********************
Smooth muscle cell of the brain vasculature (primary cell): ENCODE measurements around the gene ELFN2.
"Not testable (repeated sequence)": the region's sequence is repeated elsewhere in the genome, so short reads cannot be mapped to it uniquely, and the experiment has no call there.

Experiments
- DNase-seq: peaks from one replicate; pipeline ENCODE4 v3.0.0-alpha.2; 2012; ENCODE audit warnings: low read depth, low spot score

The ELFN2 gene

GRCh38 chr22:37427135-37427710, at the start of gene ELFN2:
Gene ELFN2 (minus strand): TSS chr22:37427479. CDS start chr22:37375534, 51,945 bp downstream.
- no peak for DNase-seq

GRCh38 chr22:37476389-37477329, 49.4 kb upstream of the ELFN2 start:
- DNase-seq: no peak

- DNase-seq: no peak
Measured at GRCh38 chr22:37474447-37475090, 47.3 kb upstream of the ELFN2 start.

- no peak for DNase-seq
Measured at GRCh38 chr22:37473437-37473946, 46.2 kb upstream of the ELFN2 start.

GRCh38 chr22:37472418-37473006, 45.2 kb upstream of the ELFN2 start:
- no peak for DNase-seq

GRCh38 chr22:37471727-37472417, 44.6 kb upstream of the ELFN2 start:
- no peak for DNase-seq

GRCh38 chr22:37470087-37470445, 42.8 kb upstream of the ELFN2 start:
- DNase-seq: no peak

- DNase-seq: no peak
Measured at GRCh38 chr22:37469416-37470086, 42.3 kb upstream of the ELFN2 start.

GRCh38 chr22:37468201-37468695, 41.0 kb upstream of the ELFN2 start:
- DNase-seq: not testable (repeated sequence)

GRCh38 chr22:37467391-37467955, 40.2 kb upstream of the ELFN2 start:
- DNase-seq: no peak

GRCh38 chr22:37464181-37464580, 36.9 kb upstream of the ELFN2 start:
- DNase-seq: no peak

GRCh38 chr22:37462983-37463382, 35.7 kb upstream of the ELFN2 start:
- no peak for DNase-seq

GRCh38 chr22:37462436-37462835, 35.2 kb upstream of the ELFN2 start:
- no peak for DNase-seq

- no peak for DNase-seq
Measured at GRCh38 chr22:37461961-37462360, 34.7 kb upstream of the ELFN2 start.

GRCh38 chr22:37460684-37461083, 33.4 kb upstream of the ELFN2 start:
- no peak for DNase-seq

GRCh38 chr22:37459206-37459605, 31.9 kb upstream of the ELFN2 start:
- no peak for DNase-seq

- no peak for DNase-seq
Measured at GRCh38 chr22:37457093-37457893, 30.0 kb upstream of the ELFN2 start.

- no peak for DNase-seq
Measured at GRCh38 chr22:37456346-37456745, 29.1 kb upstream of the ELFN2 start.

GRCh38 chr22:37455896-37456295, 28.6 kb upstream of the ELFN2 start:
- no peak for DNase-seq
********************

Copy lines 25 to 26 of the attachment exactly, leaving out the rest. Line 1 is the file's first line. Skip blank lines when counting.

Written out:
GRCh38 chr22:37467391-37467955, 40.2 kb upstream of the ELFN2 start:
- DNase-seq: no peak